Just think, what if Paul Revere had thought his actions didn’t matter?

Two groups competing to recall Gavin Newsom – which petition should I sign?

8 Dec

UPDATE, 1/13/21 – Here is the link to the current recall effort

A couple of months ago I heard somebody(ies) were circulating a petition(s) for the recall of Gavin Newsom. I found out there are two groups, and there’s “some drama involved.” Hear all about it from Sacramento radio windbag Phil Cowan. 

Phil Cowan: What’s Going on with The Recall?

Here’s what I got – 

  • Two groups, “” and “”
  • “” is being run by California senate candidate Erin Cruz  (feb 13 deadline)
  • “” is being run by a San Diego physician named James Veltmeyer

That’s the facts. Which petition should you sign? Can you sign both? Cowan quotes a woman named “Mimi” from “” as saying you can sigh both petitions without voiding your signature. Given Cowan’s obvious bias, and blowface style, I decided to check other sources before I pass that along. 

Also, I would suggest you listen to Erin Cruz’s response to Veltmeyer’s condescending proposal that she drop her recall and join his team. He offers to make her “the face” of his campaign, as if that’s all a woman wants. Then he offers to include a fundraising packet with each petition packet mailed out – that makes the whole campaign sound suspicious.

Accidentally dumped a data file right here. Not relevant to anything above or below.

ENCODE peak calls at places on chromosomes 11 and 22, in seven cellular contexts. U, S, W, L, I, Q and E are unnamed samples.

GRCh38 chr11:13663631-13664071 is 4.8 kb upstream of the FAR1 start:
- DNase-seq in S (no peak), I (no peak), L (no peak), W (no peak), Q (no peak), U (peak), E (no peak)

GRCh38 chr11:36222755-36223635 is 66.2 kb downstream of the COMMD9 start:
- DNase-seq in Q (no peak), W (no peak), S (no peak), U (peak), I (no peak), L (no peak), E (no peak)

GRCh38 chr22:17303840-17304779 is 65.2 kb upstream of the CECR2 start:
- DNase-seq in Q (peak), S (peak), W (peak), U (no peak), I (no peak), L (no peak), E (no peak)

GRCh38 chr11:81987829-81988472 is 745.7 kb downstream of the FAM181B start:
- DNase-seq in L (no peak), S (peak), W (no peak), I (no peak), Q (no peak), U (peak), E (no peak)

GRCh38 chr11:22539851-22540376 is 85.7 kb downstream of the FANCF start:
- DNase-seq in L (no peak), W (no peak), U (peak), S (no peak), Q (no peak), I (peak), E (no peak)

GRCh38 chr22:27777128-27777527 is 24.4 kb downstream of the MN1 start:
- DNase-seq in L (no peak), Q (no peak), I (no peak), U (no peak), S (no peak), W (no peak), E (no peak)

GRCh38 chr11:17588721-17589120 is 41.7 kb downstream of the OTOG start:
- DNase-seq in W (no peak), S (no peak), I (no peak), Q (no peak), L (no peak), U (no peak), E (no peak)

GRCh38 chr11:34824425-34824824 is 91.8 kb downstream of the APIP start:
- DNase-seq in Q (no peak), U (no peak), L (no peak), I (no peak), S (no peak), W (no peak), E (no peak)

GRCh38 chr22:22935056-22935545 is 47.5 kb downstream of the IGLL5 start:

I was offended by Veltmeyer’s proposition, telling Cruz to step back, and let a doctor from San Diego run a political campaign. Blowhard Cowan says Cruz’s ego is getting in the way, and insinuates that her recall efforts are all about getting her elected. I don’t know – it sounds to me like Veltmeyer is setting himself up as a future candidate.

Cruz reports that she already had her petition approved and circulating when Veltmeyer contacted her. She is telling the truth, as reported by Ballotpedia.,_Governor_of_California_(2019)

Cruz also ran a good race against Dianne Feinstein in 2018, I liked her message, and  voted for her, even though I knew I was throwing my  vote away in that overcrowded race. So, I’m signing her petition. I don’t trust Veltmeyer’s source when she says it’s okay to sign both petitions – the “language” does sound very much alike. 

You can look at both petitions for yourself. You can download, print, sign and send yours back if you prefer:

Click to access TakeCABack-Petition-to-Recall-Newsom.pdf

Petition Update